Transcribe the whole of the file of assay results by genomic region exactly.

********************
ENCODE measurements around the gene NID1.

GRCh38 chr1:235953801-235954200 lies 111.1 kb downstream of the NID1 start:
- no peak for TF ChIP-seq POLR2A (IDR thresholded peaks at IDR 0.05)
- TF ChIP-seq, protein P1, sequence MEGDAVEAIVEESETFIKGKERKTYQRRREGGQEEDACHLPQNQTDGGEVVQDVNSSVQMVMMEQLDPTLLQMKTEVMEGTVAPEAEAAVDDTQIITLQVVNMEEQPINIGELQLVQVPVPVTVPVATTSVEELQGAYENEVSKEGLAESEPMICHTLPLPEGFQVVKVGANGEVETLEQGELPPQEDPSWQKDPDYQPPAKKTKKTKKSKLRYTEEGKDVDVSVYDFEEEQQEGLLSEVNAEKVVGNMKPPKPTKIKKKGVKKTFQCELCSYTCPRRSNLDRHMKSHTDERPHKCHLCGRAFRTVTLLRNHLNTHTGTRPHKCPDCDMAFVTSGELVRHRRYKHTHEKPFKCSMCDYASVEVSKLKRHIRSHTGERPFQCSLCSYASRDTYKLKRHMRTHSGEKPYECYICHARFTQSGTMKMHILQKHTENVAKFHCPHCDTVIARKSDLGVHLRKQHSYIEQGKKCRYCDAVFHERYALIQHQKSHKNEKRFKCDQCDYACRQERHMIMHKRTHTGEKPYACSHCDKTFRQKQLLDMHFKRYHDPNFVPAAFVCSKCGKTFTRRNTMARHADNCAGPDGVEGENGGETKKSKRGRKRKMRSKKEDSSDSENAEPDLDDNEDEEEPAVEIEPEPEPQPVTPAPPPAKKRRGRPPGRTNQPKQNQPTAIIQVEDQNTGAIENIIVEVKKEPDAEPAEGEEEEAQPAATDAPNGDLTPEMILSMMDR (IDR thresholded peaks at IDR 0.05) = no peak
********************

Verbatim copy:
ENCODE measurements around the gene NID1.

GRCh38 chr1:235953801-235954200 lies 111.1 kb downstream of the NID1 start:
- no peak for TF ChIP-seq POLR2A (IDR thresholded peaks at IDR 0.05)
- TF ChIP-seq, protein P1, sequence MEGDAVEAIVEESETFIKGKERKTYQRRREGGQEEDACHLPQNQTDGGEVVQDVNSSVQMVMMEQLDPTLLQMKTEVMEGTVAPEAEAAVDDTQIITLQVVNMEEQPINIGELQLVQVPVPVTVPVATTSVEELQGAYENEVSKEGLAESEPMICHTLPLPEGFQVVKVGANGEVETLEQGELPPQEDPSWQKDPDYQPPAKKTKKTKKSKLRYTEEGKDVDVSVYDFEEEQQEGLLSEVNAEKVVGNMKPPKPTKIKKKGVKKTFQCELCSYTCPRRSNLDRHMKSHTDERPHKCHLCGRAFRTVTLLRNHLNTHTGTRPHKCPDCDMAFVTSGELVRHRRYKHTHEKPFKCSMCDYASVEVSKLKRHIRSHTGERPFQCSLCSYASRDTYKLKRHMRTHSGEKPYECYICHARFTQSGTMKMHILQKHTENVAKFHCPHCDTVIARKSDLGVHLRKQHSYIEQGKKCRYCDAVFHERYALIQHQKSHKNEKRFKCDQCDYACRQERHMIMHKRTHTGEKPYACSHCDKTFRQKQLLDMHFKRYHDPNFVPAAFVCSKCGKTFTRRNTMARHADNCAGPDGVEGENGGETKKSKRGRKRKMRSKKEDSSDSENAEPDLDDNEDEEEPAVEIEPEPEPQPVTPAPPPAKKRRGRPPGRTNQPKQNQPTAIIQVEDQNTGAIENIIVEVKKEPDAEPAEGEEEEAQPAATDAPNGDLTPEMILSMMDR (IDR thresholded peaks at IDR 0.05) = no peak